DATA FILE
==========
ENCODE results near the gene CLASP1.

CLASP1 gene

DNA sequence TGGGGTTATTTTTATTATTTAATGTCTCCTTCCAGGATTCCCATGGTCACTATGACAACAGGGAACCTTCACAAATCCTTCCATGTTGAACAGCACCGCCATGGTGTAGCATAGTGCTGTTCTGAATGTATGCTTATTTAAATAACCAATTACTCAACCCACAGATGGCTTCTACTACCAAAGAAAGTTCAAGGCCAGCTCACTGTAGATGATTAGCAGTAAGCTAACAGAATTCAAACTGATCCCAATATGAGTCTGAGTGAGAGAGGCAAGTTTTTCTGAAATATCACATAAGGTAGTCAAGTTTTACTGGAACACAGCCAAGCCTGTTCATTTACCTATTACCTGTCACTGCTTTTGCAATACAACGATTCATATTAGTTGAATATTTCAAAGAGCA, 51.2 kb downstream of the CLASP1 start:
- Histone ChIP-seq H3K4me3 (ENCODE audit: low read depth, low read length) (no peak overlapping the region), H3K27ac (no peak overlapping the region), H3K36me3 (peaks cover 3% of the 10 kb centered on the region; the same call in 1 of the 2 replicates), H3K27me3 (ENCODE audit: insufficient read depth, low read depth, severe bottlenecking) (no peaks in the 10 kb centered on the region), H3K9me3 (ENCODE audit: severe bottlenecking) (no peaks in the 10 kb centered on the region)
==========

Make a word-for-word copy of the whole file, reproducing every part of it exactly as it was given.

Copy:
ENCODE results near the gene CLASP1.

CLASP1 gene

DNA sequence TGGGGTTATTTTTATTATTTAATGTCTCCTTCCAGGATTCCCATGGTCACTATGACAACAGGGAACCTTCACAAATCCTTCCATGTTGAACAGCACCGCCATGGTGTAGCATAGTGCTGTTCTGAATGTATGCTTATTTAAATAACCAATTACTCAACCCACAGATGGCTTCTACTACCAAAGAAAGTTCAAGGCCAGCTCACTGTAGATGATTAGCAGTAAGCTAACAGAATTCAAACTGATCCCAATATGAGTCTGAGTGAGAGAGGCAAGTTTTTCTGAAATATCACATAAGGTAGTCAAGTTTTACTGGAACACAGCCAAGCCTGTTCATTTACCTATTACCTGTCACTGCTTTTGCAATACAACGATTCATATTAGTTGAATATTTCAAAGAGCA, 51.2 kb downstream of the CLASP1 start:
- Histone ChIP-seq H3K4me3 (ENCODE audit: low read depth, low read length) (no peak overlapping the region), H3K27ac (no peak overlapping the region), H3K36me3 (peaks cover 3% of the 10 kb centered on the region; the same call in 1 of the 2 replicates), H3K27me3 (ENCODE audit: insufficient read depth, low read depth, severe bottlenecking) (no peaks in the 10 kb centered on the region), H3K9me3 (ENCODE audit: severe bottlenecking) (no peaks in the 10 kb centered on the region)